The fact that lead exposure is related to a wide range of adverse effects on reproductive health is accepted by most researchers nowadays. The main source of exposure remains occupational. But there is no doubt that, in recent years, the environmental exposure to lead has decreased, especially in developed countries like the United State, Canada, and others [104]. A main role in this reduction is attributed to the elimination of leaded gasoline [105]. Nevertheless, the risk of lead poisoning still remains, mainly in developing countries, due to some sources of exposure, such as lead paint, cosmetics, traditional medicines, electronic waste, and glazed ceramic vessels, among others [106].

It is very difficult to dispense with lead due to its uses in a wide range of industrial lines, such as smelting, manufacturing and recycling of car batteries, and lead crystal glassware. However, in recent years, there has been an increase in the diffusion of the damage that lead can cause and the measures that must be taken to protect people’s health. The identification of risk factors for having high BLLs has contributed to reduce the prevalence and severity of lead poisoning. In a way, the results of research have helped people to become aware of the toxicity of this metal and the danger it poses to their health.

Health interventions in last decades have led to a decrease in lead exposure. In spite of this, it is necessary to increase protection measures, especially for women and children. To date, there is no exposure lead level that can be considered safe. Although the CDC established 5 μg/dL as the reference value for BLLs in children, epidemiological research has demonstrated that even at lower lead concentrations adverse health effects can occur. With respect to females, adverse reproductive outcomes have been observed also at BLLs below 5 μg/dL, decrease in delta-aminolevulinic acid dehydratase (ALAD) activity has been detected in pregnant women at mean blood lead ≥2.2 μg/dL [107], and damages in female reproductive system have been reported at BLLs above 2.5 μg/dL [95]. Some prevention strategies should be considered for protection of the toxic effects of lead. Preventive measures should include at least the following:

  • Developing public awareness campaigns to identify sources of health exposure

  • Evaluation of risk factors for all pregnant women in their prenatal care

  • Education of childbearing age women to avoid sources of lead exposure

  • Screening of lead exposure for all pregnant women by means of diagnosis tests, such as blood lead, ALAD activity, and urine ALA

  • Keeping children and pregnant women with BLL ≥ 5 μg/dL out of exposure sources

  • Requiring employers to take measures to reduce lead levels in workplaces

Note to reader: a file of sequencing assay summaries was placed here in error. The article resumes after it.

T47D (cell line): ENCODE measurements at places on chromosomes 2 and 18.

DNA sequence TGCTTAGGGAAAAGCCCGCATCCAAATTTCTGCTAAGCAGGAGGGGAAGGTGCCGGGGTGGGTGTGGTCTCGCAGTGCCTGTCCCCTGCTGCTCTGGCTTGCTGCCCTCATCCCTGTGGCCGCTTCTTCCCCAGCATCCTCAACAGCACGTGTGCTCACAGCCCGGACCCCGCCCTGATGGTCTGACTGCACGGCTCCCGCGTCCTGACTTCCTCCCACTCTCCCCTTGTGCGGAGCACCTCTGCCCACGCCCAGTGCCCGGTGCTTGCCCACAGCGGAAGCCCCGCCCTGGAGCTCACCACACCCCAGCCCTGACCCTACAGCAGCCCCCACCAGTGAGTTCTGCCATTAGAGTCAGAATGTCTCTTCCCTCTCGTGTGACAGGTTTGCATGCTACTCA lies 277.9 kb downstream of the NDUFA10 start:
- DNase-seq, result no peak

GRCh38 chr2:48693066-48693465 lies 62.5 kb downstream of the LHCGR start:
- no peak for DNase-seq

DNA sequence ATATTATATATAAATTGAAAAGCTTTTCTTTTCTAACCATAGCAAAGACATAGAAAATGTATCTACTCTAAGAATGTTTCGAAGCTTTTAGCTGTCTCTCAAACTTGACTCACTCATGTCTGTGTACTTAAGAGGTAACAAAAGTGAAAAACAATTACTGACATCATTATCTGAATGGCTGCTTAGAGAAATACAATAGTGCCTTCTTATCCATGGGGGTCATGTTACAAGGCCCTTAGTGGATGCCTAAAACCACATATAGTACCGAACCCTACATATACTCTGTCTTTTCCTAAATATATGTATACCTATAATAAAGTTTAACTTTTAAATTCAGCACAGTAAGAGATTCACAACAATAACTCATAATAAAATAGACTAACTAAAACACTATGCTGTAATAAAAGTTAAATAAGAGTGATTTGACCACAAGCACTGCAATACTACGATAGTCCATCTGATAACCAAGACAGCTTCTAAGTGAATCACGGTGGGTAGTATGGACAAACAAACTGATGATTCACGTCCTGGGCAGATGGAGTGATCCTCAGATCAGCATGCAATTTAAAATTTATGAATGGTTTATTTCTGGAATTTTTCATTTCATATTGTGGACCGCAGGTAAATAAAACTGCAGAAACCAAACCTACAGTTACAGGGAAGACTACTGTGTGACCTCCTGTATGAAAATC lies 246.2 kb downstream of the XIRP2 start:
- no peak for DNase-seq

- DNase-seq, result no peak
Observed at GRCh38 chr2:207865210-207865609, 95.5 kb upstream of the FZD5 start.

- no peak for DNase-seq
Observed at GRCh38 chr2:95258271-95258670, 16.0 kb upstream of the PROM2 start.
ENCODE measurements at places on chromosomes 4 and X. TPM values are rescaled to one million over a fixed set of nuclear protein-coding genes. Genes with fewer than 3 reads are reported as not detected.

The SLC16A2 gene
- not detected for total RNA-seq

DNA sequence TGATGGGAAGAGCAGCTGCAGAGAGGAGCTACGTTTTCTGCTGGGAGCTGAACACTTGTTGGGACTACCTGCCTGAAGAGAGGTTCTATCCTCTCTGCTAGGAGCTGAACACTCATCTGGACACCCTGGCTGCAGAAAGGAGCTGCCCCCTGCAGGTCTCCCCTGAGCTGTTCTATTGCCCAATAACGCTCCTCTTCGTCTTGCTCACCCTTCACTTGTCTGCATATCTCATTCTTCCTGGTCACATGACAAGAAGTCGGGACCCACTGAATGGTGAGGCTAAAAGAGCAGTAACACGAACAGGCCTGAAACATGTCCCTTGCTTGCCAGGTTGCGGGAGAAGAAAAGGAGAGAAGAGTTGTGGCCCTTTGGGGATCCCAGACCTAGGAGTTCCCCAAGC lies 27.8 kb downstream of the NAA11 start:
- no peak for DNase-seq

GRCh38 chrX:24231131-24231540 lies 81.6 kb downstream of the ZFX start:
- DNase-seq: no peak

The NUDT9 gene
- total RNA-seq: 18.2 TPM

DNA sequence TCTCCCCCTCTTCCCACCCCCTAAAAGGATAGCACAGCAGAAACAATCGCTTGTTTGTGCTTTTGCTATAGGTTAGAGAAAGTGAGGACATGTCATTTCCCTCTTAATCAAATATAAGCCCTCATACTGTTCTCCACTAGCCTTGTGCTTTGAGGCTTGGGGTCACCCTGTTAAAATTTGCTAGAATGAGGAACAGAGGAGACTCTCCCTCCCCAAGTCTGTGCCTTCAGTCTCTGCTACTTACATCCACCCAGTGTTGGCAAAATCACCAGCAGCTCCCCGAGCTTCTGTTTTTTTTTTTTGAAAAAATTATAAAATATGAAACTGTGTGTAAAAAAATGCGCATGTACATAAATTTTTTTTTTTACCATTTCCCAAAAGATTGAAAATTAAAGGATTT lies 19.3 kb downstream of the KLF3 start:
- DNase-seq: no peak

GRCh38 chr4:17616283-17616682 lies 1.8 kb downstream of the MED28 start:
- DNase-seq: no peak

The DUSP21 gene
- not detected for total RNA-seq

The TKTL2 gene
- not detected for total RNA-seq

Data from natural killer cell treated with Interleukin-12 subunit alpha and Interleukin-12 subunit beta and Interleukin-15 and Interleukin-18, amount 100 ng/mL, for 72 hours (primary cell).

• Requiring exposed workers to use protective means

  • To carry out a review of regulations to ensure greater protection for the exposed population

  • Increasing environmental monitoring (lead in air, soil, water, etc.) to detect any deviation from established standards

  • Searching for new biomarkers, with high sensitivity and specificity, to assess the exposure and effects of lead in the body

7. Conclusions

There is enough evidence that lead exposure can harm reproductive health of both men and women. The harmful effects of lead have been mostly observed in occupationally exposed people. Nevertheless, in recent decades, research has demonstrated that these damages can occur at levels of lead formerly considered harmless. Most observed effects on male reproductive system are related to the direct impact of lead on semen quality, such as volume of ejaculation, sperm density, abnormal morphology, sperm count, and motility. In addition, lead can alter the concentrations of some male reproductive hormones, such as follicle stimulating hormones, testosterone, and luteinizing hormone.

In women, prenatal exposure to lead, even at very low levels of exposure, has shown to be harmful for both the mother and the fetus. Thus, any level of lead exposure could be associated with adverse reproductive outcomes. Lead has been associated with a wide range of adverse outcomes, including spontaneous abortion, intrauterine growth restriction, premature delivery, stillbirths, pregnancy hypertension, preeclampsia, and low birth weight, among others.

Several recent studies have suggested hypothesis related to the mechanisms by which lead affects male and female reproductive health. However, more research is needed to clarify these mechanisms. In conclusion, lead exposure remains a health problem for both male and female reproductive health. It is important to implement protective measures to avoid the harmful effects of this toxic metal on reproductive health of both men and women.

Acknowledgments

The authors are grateful to researchers, managers, and technicians, who contributed and collaborated in this research. The authors are grateful to researchers Eloisa Esquivel, Gonzalo García Vargas, Ada Sandoval Carrillo, Edna Mendez Hernandez, and Francisco Castellanos Juárez for the assistance in the preparation of this chapter. The authors would also like to recognize the Council of Science and Technology of the State of Durango (COCYTED) for the support to their investigations.

Conflict of interest

The authors declare no conflicts of interest.

© 2020 The Author(s). Licensee IntechOpen. This chapter is distributed under the terms of the Creative Commons Attribution 3.0 License, which permits unrestricted use, distribution, and reproduction in any medium, provided the original work is properly cited.

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Osmel La Llave León and José M. Salas Pacheco (April 15th 2020). Effects of Lead on Reproductive Health, Lead Chemistry, Pipat Chooto, IntechOpen, DOI: 10.5772/intechopen.91992. Available from: